Revenge, betrayal in 'Roberto Devereux' as Met Opera trilogy concludes
New York (AFP)
More than 400 years after her rule, Queen Elizabeth I will appear on the Metropolitan Opera stage this weekend for "Roberto Devereux," capping a season of fascination with the royals.
The opera will be beamed to cinemas worldwide as part of the Met's "Live in HD" broadcasts, the latest appearance for Liz, who is the only character to feature in all three works in Gaetano Donizetti's historically inspired Tudor Queens trilogy.
Elizabeth makes a cameo as the petite red-haired daughter of Anne Boleyn in "Anna Bolena," a spite- and betrayal-filled melodrama that concludes with the title character getting beheaded after she is charged with adultery and conspiracy against the king.
Elizabeth comes back with a vengeance in "Maria Stuarda," which features one of opera's most in-your-face confrontation scenes between Elizabeth and Mary Stuart, Queen of Scots. At the end, Maria is sent to the gallows after Elizabeth signs her death warrant.
In "Roberto Devereux," Elizabeth, old and bitter at having given her life to duty of the crown above all else, signs the death warrant of the much-younger title character, whose unrequited love sends the queen reeling. The opera and the trilogy crescendos in a mad scene featuring a distraught Elizabeth as Roberto is executed.
Saturday's performance of "Roberto Devereux" marks the culmination of a years-long Met quest to present all three operas in a single season, sung by the same person, the powerhouse soprano Sondra Radvanovsky.
This feat was last done in New York in the 1970s by Beverly Sills at the New York City Opera in a pursuit that landed the singer on the cover of Time magazine.
Donizetti wrote the roles for different singers when the operas premiered in Italy between 1830 and 1837. Experts in Donizetti, whose best-known works include the tragic "Lucia di Lammermoor" and the comic "L'Elisir d'Amore," are not aware of any other singers until Radvanovksy who have performed the trilogy in quick succession, either before or after Sills.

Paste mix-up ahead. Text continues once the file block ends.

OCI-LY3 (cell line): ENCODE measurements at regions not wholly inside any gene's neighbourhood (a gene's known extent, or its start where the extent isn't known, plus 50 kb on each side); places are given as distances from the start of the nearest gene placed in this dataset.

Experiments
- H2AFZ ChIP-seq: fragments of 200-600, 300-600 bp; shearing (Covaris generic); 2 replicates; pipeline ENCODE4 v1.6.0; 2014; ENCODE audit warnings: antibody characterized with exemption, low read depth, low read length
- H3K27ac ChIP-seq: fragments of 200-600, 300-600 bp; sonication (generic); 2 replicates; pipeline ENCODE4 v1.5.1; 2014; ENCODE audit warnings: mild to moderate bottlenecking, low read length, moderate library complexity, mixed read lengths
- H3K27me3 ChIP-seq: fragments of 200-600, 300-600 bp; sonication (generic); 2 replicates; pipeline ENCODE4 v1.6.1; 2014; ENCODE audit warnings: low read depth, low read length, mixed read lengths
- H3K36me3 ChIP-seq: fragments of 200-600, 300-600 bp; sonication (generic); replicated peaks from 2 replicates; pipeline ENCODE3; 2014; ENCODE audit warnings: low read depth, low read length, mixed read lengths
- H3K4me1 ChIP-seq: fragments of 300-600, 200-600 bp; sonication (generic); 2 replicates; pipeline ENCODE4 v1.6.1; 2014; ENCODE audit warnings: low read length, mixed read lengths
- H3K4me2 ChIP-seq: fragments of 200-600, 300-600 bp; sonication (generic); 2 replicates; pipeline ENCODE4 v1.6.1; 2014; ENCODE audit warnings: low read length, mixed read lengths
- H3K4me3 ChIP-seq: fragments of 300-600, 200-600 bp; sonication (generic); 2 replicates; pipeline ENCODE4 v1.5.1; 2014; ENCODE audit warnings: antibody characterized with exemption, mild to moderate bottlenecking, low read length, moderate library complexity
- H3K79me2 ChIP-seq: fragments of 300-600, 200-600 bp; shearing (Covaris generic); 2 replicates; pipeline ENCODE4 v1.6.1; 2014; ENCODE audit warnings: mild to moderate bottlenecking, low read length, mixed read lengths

- In search of 'excitement' -
"Opera needs excitement," said Met general manager Peter Gelb, who spearheaded the project shortly after taking the helm at the prestigious opera house a decade ago.
The push is part of Gelb's effort to keep opera relevant in a society increasingly dominated by smartphones and newer music forms, such as hip-hop.
"We're always looking for new threads that will excite the public," Gelb told AFP. "Making opera interesting in the 21st century requires finding connections with other areas."
Gelb was pleased that Saturday's matinee of "Roberto Devereux" had essentially sold out. Ticket sales in 2015-16 for the first two installments were not as strong, which is typical of most revivals.
"Artistically it's exceeded expectations," he said. "From a box office point of view, it has more or less met expectations."
The Met's introduction of the operas into the repertory has come as tales about British royalty and the Tudors have been a hot act in New York theater, as reflected by the "Wolf Hall" Broadway plays and other shows.
Gelb initially envisioned the project as a vehicle for star Russian soprano Anna Netrebko, who debuted "Anna Bolena" to open the 2011-12 Met season but opted against doing all three parts. She was followed for the second installment by the star American mezzo-soprano Joyce DiDonato, who premiered Maria Stuarda on New Year's Eve in 2012.
After Netrebko backed off, Gelb turned to Radvanovksy, an American singer with vast range.
At the premiere of "Roberto Devereux" last month, Radvanovksy, previously known for well-known roles such as Puccini's "Tosca," drew thunderous ovations, particularly for her rendition of the final mad-scene aria when Elizabeth staggers across the stage.
- Historical liberties -
Of course, Elizabethan sticklers will note that there is no evidence that the Virgin Queen ever suffered such an infamous meltdown, just as Mary Stuart never called Elizabeth "vil bastardo,"or "vile bastard,"to her face, a highpoint in "Maria Stuarda."
Such liberties were commonplace in theater and opera until very recently, said Susan Rutherford, senior lecturer of music at the University of Manchester.
"History offers a way of reading the past," she said. "You can twist it towards the story you actually want to tell."
Experts in Donizetti's oeuvre say the Tudor trilogy, first presented about 20 years before Verdi masterpieces such as "La Traviata," reflected Italy's fascination with Britain and Scotland apparent in widely translated works by Sir Walter Scott and others.
The not-especially-flattering depiction of the royals was also in keeping with a growing tilt against monarchy.
The operas "were a way of critiquing an absolute monarch, but in a way that was safe," said Mary Ann Smart, a professor of music scholarship at the University of California, Berkeley, noting that Donizetti wrote operas on commission for the King of Naples.
"It wasn't going to be seen as a critique of, say, the King of Naples."
© 2016 AFP